An exhibit at the University of Chicago Library this winter contains a wooden baseball bat worn flat on one side, next to a bag of rocks collected from the slopes of a Japanese volcano. The bat belonged to UChicago geoscientist Prof. Alfred T. Anderson, Jr.
“Fred found that was the perfect tool for smashing rock samples,” said his colleague Prof. Andy Davis. “Just enough weight to crush the pumice without damaging the pieces of quartz inside.”
Anderson, a professor in the Department of Geophysical Sciences for nearly 40 years, also used the latest state-of-the-art scientific instruments for his work on understanding volcanic eruptions. But he also had a practical streak, Davis said. “Sometimes a baseball bat and a cardboard ice cream container are exactly what you need.”
Anderson, who died Jan. 15, made pioneering contributions to the field of volcanology—particularly how to reconstruct long-ago volcanic explosions using clues in the rocks left behind. He was 82.
Born on Long Island, New York in 1937, Anderson spent his early years spending hours skipping stones at the beach. The fascination with rocks grew into a passion for geology, which he pursued at Northwestern and Princeton universities, and then with the U.S. Geological Survey. In 1968 he joined the faculty of the University of Chicago, where he would spend the next four decades.
Anderson’s work focused on a kind of glass that is often found embedded in volcanic stone from past eruptions. “His theory, and he was very alone in this at first, was that the dissolved gases in these inclusions were fundamental to understanding the conditions before and after the eruption,” said Davis, who worked alongside Anderson for many years and co-authored several papers with him.
There are many different ways for volcanoes to erupt, and scientists wanted to be able to tell what had happened in past eruptions: how the magma moved, how much gas was released, how far the lava traveled aboveground. Anderson’s argument was that each glass inclusion recorded a snapshot from the moment it was created over the course of the eruption.
Especially as the technology to extract and learn from such gases grew, Anderson’s studies “sparked a revolution in melt inclusion studies of volcanic rocks,” according to Charles Bacon with the U.S. Geological Survey, who presented Anderson with the Bowen Award in 2001, a prestigious honor in geology. “Nature has given us precious few tools with which to look backward in time in the reconstruction of geological processes. A special genius is often required to recognize one of those tools,” he said.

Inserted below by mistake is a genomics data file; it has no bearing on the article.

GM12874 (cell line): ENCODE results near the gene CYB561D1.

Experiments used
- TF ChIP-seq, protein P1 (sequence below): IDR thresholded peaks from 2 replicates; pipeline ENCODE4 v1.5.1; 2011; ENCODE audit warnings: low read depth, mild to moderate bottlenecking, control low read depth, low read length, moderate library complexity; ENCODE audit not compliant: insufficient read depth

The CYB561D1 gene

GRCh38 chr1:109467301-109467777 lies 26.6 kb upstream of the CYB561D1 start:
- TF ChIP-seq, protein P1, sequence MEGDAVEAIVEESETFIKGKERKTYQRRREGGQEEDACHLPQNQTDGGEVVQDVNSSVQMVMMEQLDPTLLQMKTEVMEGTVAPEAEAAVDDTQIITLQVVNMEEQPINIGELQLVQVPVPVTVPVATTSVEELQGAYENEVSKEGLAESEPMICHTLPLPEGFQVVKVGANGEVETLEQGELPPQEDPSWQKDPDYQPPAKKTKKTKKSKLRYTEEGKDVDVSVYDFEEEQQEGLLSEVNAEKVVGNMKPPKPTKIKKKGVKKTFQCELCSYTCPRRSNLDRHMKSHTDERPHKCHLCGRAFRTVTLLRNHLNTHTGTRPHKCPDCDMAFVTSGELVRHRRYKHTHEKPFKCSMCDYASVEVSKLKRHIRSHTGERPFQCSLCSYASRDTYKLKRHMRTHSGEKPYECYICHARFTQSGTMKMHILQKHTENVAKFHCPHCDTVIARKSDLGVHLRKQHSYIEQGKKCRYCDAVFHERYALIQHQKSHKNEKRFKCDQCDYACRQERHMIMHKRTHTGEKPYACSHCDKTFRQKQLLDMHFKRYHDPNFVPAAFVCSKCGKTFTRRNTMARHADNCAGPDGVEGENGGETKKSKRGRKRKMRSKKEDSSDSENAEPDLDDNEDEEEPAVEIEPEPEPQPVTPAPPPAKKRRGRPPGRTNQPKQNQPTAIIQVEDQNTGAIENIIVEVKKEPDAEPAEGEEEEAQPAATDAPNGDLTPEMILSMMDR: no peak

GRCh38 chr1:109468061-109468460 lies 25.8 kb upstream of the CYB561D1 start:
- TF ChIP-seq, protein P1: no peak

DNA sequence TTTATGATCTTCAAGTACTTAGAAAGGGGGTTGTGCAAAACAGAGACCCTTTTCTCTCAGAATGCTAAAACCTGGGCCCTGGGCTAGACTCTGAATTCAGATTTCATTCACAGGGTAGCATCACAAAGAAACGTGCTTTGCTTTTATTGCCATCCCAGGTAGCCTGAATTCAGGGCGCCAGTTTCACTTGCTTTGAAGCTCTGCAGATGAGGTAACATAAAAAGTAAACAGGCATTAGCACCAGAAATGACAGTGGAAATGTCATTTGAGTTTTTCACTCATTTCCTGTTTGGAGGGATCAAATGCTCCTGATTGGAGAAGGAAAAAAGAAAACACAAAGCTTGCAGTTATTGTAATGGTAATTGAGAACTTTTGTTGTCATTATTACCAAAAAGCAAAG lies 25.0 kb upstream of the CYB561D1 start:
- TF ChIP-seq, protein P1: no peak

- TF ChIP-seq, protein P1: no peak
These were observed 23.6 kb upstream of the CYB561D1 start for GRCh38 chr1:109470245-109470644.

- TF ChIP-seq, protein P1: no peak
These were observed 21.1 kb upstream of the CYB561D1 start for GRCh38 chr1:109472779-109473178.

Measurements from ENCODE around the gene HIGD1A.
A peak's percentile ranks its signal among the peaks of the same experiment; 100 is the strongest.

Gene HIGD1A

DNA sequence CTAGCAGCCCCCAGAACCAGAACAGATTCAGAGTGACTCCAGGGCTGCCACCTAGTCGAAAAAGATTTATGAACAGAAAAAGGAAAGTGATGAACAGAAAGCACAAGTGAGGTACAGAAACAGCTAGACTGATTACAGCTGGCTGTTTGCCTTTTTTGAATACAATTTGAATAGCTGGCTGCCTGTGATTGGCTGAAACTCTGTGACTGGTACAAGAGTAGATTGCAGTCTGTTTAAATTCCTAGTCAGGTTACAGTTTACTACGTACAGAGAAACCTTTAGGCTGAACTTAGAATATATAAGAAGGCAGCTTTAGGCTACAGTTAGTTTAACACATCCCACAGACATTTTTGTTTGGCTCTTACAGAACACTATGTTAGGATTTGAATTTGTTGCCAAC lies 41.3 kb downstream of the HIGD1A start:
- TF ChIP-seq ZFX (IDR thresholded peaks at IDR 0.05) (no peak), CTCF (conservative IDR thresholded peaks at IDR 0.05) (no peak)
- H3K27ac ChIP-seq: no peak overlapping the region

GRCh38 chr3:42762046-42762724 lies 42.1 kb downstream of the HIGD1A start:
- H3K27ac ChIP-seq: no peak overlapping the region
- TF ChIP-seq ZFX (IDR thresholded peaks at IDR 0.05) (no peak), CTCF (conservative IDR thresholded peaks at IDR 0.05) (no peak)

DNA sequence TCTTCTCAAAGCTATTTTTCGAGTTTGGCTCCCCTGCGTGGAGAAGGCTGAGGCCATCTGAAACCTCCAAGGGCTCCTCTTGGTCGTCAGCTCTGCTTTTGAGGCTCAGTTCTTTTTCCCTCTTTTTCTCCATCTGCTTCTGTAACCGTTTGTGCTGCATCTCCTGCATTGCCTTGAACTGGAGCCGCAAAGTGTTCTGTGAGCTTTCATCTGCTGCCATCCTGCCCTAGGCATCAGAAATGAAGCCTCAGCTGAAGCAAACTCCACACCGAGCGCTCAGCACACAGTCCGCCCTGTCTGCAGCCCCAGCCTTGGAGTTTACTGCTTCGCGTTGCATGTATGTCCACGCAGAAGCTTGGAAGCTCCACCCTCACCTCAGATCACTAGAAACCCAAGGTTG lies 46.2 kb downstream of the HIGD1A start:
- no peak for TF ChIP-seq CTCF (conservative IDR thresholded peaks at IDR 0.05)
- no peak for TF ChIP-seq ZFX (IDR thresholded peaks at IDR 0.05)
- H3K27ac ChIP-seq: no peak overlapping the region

Anderson was known for the rigor and precision of his science. “He has led the field of melt inclusion research because he has noticed things, measured them and extracted information about processes others would have missed,” Bacon wrote.
His methods are now standard in the field.
He traveled widely to collect his samples, including volcanoes in Iceland, Hawaii, Japan, Alaska and particularly California, where he reconstructed the eruption that formed the Bishop Tuff, east of Yosemite National Park, 700,000 years ago. “It’s really important to be able to reconstruct these pieces of history, because this was unlike anything we’ve seen in recorded history,” Davis said. “Mount St. Helens was small compared to this volcano.”
Closer to home, Anderson was known for his willingness to take anyone who asked on a tour of the geology of the rock on the façades of buildings in downtown Chicago. For years, he and his wife also served as the resident masters for the Snell-Hitchcock residence hall.
He was also an enthusiastic athlete, playing baseball with his two sons and taking them hiking and camping; for many years, the family traveled with UChicago students on summer field trips to collect rocks on the slopes of Mount Shasta.
Anderson is survived by his sister Almeda, wife Caroline, sons Eric (Sinane) and Doug (Colette), as well as grandchildren Payton, Quincy, Gisele and Sonia.